The Sounds of Love and Global Transformation
Forty Years of Reaching International Students
Conferences, seminaries, mission organizations and even degrees have been established around one idea: How do we reach the lost? Organizations, books, and church programs are geared to learn how we can best share the good news of the gospel, both here and abroad. For over 40 years, our commitment has been to just keep doing the next right thing, while working with international students whom God has brought to the San Diego area.
Our stories start here.
While we were both raised in Asia, God was already at work weaving in our hearts an expansive worldview. Our culture shaped us to see beyond race and religion. When studying in the United States as a college student, Wichit came to know Christ through campus missionaries. Miriam’s faith and commitment to Christ had solidified while growing up as a missionary kid.
We didn’t have money, seminary degrees or a mission statement, but what we did have was a love for God and for the lost. With limited resources and a wealth of love, we felt the call that God placed on our lives was to love international college students.
Love can be a huge word watered down to have little meaning. But for us, love is specific: It is a sound. Every Friday night for over 40 years in our little farmhouse on the top of a hill, our home has sounded like love: dishes clinging, pots simmering with curry, cymbals clanging, voices chattering (in English and every foreign language imaginable), pockets of laughter erupting and bare feet smacking against tile floors.
One sound you will never hear is a doorbell. On the rare occasion that the doorbell rings, people stop and exchange uneasy eye contact because it is such a rarity. Why would people ring a doorbell when they come home? They don’t. They walk right in. And that’s what we have done to reach the lost. We have given them a home.
At first, our Friday evening Bible study grew to 100, so that over the years thousands of international students have been reached. It also grew into Sunday lunches after church and one-on-one discipleship between college classes. It grew into a church plant geared to train and equip international students to share the gospel when they return home. It grew to overseas ministries and new missionaries. It grew into countries with high concentrations of unreached people groups like Japan, other Pacific Rim countries, India, Myanmar, Tibet, Thailand, Malaysia, China, pockets in the Middle East, Africa and Central and South America. For years, the majestic sounds of these students have echoed throughout our home, churches, cities and around the world until we have now touched well over 115 countries. The sound of coming home grew until it wrapped the world with the good news of the Gospel.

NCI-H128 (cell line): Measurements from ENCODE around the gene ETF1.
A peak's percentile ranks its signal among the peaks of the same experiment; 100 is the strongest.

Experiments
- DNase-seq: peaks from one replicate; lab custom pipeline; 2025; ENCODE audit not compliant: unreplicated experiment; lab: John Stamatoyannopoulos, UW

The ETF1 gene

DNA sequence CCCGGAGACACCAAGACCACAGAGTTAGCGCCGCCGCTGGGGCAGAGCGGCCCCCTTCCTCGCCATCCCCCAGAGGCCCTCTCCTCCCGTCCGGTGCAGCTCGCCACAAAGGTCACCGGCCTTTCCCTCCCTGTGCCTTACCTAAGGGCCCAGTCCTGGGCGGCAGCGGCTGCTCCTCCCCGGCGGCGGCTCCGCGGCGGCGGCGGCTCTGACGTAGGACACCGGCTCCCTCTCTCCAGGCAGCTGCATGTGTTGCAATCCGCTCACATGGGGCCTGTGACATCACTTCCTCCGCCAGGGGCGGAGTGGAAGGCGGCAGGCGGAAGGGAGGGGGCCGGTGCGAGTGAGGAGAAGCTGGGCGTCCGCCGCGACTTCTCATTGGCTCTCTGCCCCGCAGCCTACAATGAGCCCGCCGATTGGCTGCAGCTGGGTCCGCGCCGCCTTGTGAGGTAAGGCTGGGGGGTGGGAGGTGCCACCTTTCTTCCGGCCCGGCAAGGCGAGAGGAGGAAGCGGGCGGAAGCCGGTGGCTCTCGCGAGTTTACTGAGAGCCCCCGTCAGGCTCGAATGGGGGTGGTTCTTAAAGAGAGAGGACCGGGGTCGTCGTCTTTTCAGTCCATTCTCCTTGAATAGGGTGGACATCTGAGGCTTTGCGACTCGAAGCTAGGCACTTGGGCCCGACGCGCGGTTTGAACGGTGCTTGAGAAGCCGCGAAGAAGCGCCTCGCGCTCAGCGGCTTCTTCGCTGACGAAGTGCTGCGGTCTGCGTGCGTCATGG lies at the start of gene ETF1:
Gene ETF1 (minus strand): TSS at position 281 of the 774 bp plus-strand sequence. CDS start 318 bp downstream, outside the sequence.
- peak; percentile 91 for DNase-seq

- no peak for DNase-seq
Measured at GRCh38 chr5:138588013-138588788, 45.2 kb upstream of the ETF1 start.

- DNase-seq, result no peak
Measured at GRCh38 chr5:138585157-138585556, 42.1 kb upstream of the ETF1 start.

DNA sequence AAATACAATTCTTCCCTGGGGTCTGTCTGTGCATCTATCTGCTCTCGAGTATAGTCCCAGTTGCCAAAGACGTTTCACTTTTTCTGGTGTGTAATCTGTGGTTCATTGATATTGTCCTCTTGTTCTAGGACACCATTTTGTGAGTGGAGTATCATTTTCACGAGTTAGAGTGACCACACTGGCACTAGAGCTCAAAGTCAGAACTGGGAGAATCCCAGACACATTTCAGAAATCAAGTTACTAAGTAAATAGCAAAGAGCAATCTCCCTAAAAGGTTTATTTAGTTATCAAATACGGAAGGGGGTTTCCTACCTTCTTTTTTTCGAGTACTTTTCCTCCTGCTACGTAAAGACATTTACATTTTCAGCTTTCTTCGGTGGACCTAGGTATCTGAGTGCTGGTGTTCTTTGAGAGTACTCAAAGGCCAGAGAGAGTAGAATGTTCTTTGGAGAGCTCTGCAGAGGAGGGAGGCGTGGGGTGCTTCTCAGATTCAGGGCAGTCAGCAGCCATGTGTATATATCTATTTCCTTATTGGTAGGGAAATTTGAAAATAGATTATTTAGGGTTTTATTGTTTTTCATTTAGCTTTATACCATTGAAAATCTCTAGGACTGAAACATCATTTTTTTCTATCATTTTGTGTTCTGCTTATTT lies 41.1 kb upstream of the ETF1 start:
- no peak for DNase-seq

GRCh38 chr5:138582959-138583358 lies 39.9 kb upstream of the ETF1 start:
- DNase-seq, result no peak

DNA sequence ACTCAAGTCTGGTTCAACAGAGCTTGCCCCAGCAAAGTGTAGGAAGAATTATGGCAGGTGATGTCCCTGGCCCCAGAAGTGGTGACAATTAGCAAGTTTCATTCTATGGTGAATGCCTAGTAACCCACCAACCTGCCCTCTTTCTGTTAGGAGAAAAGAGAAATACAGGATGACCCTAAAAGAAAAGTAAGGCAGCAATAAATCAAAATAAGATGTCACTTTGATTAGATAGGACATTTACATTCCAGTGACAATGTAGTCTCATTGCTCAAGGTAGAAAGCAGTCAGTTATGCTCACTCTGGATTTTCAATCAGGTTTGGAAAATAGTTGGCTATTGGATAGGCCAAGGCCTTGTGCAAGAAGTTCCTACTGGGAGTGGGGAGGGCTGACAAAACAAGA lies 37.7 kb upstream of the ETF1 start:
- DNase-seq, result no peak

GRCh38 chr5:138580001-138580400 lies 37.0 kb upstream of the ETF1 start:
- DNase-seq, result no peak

Consider these examples of international students transformed by Christ.
Students like Ivan, Jyap and Young Tak are among the many international students that found Christ while attending our home Bible study. Ivan was 16 years old from Singapore and studying to become a doctor when he was invited to our home on a Friday night. This young, brilliant teenager made a commitment to Christ. Instead of pursuing medicine, he went on to get his doctorate in missions and returned to Singapore to serve as the mission pastor in a church there. Currently, he is transitioning to ministry in a “closed” country.
Jyap, a devoted Thai Buddhist, came to the States to learn English and get her Masters in Business Administration. Instead, Christ radically changed her life. After spending years in our home where she experienced real love, she returned to Thailand to serve the local church and missionaries.
Young Tak, a charismatic 19-year-old Korean, came to our home one day and eventually accepted Christ as his Savior. He left several years later to plant a church in China and in Los Angeles.
The stories are endless, and the lives changed are countless.
It’s really not rocket science. It’s simple. It’s about Jesus. Reaching the lost for Christ means doing what Jesus did, meeting physical needs, crossing cultural boundaries, reaching into the hearts of all who came across His path and inviting them into a life far more rich and real and radiant than the one they were living. We invite international college students into our home where we feed, teach and tell them about Jesus.
Over the years, hundreds, if not thousands, of students have accepted Christ as their Savior and then returned home and shared their faith with family and friends. The gospel has spread like water in dry lands desperate for life.
These are students who already have passports, instant access into their home countries, speak the language and know the culture are leaders in their communities. They have already established relationships and have automatic influence to reach the lost in their home countries. Some of the work that takes foreign missionaries years to accomplish is instant for an international student returning home.
Is it easy? Yes and no. Christianity is a call to die. It is a call to lay down your life in order to find it. Have
struggles and trials nearly halted our ministry? Yes. Is having people in your home, day in and day out, hard? Yes. Is following the story that God has written inside of you rewarding and entirely life changing? Absolutely! When you are following the call that Christ has on your life, you accept the hard with the good because that brings the most glory to God. Our call has always been to keep taking small steps of faith that are mighty big for the kingdom of God.
So even as we are into our seventies, the glorious sound of love echoes from our land perched high enough for us to see, not just the surrounding mountains, but eternity.
Photo Credit: Melissa Vacek